PBIS Values: Person-Centered and Strength-Based

March 11, 2011
Receptionist behind a desk helping a woman

Two key values that have been pivotal to Positive Behavioral Interventions and Supports (PBIS) since its earliest days, and that continue to appear in related literature, are "person-centered" and "strength-based."

For me, a person-centered environment means empowering the student or client to feel directly involved with the team and to have input into how the team supports him. The student is at the center, and all other stakeholders (parents, teachers, paraprofessionals, administrators, and service providers) comprise the customized circle of support around that individual. The individual's needs, interests, and passions and dreams are always the core focus for the team. It's about self-determination, treating people with respect and dignity, and working together to enhance the quality of that person's life—furthering their inclusion and engagement in the family, school community, and peer group.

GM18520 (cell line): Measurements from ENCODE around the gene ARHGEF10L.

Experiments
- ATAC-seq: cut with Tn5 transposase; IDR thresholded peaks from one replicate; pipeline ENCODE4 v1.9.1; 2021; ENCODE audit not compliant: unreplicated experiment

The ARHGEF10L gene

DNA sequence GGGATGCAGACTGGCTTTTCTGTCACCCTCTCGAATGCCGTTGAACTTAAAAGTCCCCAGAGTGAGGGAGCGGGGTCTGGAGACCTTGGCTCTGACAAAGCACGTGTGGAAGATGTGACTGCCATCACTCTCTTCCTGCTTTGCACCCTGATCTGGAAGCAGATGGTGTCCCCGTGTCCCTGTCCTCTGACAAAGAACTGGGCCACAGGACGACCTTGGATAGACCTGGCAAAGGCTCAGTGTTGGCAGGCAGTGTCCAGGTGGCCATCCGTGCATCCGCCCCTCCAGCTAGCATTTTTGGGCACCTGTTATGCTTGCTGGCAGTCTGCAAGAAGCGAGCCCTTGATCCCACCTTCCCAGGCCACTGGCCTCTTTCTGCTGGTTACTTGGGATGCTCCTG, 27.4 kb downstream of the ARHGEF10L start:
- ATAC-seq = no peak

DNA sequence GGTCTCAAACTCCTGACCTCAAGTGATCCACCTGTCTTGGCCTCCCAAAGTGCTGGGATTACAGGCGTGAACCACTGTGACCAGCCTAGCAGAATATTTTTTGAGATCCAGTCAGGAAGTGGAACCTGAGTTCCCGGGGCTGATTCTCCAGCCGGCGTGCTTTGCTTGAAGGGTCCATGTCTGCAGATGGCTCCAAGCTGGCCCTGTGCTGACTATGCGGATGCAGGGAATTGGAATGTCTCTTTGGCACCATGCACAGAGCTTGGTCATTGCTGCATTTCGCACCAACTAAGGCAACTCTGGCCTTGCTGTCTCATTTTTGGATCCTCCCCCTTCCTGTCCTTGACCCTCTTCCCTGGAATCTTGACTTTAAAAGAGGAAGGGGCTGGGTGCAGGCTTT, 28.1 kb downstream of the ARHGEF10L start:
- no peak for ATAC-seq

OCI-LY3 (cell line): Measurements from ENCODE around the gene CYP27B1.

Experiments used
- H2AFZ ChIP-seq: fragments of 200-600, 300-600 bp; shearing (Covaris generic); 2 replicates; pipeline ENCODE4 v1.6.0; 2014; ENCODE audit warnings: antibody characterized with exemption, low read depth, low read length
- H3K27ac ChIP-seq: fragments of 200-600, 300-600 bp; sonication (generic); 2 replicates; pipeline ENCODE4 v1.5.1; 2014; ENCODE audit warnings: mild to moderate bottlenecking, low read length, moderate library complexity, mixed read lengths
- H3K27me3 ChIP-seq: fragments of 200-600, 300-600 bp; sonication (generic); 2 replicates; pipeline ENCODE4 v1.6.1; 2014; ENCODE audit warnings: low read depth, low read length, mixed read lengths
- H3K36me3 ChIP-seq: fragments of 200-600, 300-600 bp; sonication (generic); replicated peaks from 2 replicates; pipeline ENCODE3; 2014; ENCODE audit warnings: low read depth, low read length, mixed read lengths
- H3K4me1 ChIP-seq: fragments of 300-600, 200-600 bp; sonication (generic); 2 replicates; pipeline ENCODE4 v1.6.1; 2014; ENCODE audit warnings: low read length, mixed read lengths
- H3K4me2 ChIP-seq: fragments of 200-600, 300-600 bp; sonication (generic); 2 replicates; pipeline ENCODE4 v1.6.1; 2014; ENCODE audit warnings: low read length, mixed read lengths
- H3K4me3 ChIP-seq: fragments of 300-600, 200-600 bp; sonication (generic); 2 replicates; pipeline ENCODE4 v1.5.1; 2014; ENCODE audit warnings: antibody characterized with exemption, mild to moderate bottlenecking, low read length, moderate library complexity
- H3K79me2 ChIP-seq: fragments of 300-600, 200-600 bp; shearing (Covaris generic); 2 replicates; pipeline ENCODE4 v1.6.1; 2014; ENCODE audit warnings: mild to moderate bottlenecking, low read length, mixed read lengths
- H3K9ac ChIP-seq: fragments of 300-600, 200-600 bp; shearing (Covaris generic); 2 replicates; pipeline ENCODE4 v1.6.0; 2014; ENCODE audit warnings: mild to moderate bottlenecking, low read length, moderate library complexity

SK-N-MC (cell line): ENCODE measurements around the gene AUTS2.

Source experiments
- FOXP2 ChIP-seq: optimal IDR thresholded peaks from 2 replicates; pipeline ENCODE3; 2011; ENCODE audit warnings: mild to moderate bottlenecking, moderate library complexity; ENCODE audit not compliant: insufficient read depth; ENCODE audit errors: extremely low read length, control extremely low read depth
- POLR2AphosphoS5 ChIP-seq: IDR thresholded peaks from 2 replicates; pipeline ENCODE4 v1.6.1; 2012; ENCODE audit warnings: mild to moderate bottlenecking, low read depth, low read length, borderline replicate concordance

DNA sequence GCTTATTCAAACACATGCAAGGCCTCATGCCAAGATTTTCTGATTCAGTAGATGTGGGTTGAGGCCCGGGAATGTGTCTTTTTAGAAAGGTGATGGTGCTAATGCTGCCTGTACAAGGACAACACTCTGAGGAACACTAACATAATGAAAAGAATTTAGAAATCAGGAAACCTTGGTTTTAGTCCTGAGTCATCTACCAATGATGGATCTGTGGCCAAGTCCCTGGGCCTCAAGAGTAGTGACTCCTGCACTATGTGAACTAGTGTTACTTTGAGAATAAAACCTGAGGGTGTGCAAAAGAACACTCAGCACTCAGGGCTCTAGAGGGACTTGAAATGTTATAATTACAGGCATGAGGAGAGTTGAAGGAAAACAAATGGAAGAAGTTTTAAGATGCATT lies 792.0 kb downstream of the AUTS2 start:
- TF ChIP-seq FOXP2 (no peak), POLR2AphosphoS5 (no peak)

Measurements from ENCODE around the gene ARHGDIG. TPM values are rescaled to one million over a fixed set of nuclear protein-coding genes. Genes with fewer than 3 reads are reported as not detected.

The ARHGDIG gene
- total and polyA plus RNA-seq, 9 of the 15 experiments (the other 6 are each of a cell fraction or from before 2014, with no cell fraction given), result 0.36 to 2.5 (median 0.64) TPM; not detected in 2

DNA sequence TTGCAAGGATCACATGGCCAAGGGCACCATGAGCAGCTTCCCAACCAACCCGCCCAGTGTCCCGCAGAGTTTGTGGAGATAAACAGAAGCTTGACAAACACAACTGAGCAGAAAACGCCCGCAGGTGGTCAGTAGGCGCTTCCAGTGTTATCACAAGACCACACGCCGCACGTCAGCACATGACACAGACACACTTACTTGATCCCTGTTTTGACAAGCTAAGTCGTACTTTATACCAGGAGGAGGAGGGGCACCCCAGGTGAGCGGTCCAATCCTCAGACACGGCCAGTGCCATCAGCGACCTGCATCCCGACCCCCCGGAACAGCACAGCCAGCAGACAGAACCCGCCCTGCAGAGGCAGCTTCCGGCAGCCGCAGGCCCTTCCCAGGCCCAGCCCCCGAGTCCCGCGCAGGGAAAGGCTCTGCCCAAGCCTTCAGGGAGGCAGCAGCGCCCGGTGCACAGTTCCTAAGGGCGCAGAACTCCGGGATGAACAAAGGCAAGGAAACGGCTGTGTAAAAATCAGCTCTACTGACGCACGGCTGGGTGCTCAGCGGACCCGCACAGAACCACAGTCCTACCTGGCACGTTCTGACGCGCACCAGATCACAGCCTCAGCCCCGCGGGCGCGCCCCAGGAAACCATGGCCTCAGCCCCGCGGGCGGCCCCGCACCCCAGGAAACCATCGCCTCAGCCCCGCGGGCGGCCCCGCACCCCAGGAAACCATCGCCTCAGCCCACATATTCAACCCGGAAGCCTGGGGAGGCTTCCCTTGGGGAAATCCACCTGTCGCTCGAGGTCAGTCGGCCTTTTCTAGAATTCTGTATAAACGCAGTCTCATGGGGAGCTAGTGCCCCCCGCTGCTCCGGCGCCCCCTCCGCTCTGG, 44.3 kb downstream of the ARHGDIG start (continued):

Using person-first language choices is one way to convey our commitment to being person-centered. Living out the Care, Welfare, Safety, and SecuritySM philosophy of the Nonviolent Crisis Intervention® program on a daily basis would certainly be another. We always want to look for ways to assist individuals to have greater opportunities for meaningful choice-making in their lives.

Working hand in hand with the concept of person-centered is the idea of being "strength-based." This means building from and celebrating someone's competencies or abilities instead of overly focusing on deficits. It's about seeing potential and recognizing what someone CAN do with a belief in that person's ability to grow and thrive. What do "person-centered" and "strength-based" mean to you, and how do you practice those values in your day-to-day work?

Read more about Positive Behavior Support on our Knowledge Base page.

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